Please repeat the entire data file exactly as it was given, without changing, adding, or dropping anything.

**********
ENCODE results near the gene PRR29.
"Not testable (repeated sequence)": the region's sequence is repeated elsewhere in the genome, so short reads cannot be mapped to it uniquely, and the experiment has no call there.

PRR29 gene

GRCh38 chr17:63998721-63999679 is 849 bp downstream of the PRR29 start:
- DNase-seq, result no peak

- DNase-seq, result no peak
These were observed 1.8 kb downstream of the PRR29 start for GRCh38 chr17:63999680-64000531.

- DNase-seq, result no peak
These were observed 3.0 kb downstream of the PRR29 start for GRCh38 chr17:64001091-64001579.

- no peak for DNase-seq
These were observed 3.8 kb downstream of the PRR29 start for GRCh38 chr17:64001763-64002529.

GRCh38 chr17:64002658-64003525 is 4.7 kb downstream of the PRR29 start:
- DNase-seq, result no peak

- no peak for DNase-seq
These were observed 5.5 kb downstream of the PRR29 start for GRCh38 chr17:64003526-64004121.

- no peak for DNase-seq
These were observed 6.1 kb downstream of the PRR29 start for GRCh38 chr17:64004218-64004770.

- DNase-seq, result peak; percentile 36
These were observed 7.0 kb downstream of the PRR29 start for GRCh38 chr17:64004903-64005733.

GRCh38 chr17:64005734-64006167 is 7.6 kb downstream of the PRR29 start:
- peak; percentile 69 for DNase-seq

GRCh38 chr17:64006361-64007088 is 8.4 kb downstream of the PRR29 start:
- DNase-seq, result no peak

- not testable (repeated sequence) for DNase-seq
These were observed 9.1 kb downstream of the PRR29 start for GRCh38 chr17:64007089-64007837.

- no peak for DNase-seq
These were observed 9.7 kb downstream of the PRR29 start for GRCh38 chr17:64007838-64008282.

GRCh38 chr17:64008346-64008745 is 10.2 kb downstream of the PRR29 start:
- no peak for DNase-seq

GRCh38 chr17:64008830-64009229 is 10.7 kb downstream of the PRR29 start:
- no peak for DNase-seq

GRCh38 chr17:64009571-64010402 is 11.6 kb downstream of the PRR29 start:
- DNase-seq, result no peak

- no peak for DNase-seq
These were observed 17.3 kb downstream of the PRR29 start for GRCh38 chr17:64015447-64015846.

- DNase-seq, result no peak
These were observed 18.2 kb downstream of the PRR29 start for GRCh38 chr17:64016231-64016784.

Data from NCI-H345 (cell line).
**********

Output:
ENCODE results near the gene PRR29.
"Not testable (repeated sequence)": the region's sequence is repeated elsewhere in the genome, so short reads cannot be mapped to it uniquely, and the experiment has no call there.

PRR29 gene

GRCh38 chr17:63998721-63999679 is 849 bp downstream of the PRR29 start:
- DNase-seq, result no peak

- DNase-seq, result no peak
These were observed 1.8 kb downstream of the PRR29 start for GRCh38 chr17:63999680-64000531.

- DNase-seq, result no peak
These were observed 3.0 kb downstream of the PRR29 start for GRCh38 chr17:64001091-64001579.

- no peak for DNase-seq
These were observed 3.8 kb downstream of the PRR29 start for GRCh38 chr17:64001763-64002529.

GRCh38 chr17:64002658-64003525 is 4.7 kb downstream of the PRR29 start:
- DNase-seq, result no peak

- no peak for DNase-seq
These were observed 5.5 kb downstream of the PRR29 start for GRCh38 chr17:64003526-64004121.

- no peak for DNase-seq
These were observed 6.1 kb downstream of the PRR29 start for GRCh38 chr17:64004218-64004770.

- DNase-seq, result peak; percentile 36
These were observed 7.0 kb downstream of the PRR29 start for GRCh38 chr17:64004903-64005733.

GRCh38 chr17:64005734-64006167 is 7.6 kb downstream of the PRR29 start:
- peak; percentile 69 for DNase-seq

GRCh38 chr17:64006361-64007088 is 8.4 kb downstream of the PRR29 start:
- DNase-seq, result no peak

- not testable (repeated sequence) for DNase-seq
These were observed 9.1 kb downstream of the PRR29 start for GRCh38 chr17:64007089-64007837.

- no peak for DNase-seq
These were observed 9.7 kb downstream of the PRR29 start for GRCh38 chr17:64007838-64008282.

GRCh38 chr17:64008346-64008745 is 10.2 kb downstream of the PRR29 start:
- no peak for DNase-seq

GRCh38 chr17:64008830-64009229 is 10.7 kb downstream of the PRR29 start:
- no peak for DNase-seq

GRCh38 chr17:64009571-64010402 is 11.6 kb downstream of the PRR29 start:
- DNase-seq, result no peak

- no peak for DNase-seq
These were observed 17.3 kb downstream of the PRR29 start for GRCh38 chr17:64015447-64015846.

- DNase-seq, result no peak
These were observed 18.2 kb downstream of the PRR29 start for GRCh38 chr17:64016231-64016784.

Data from NCI-H345 (cell line).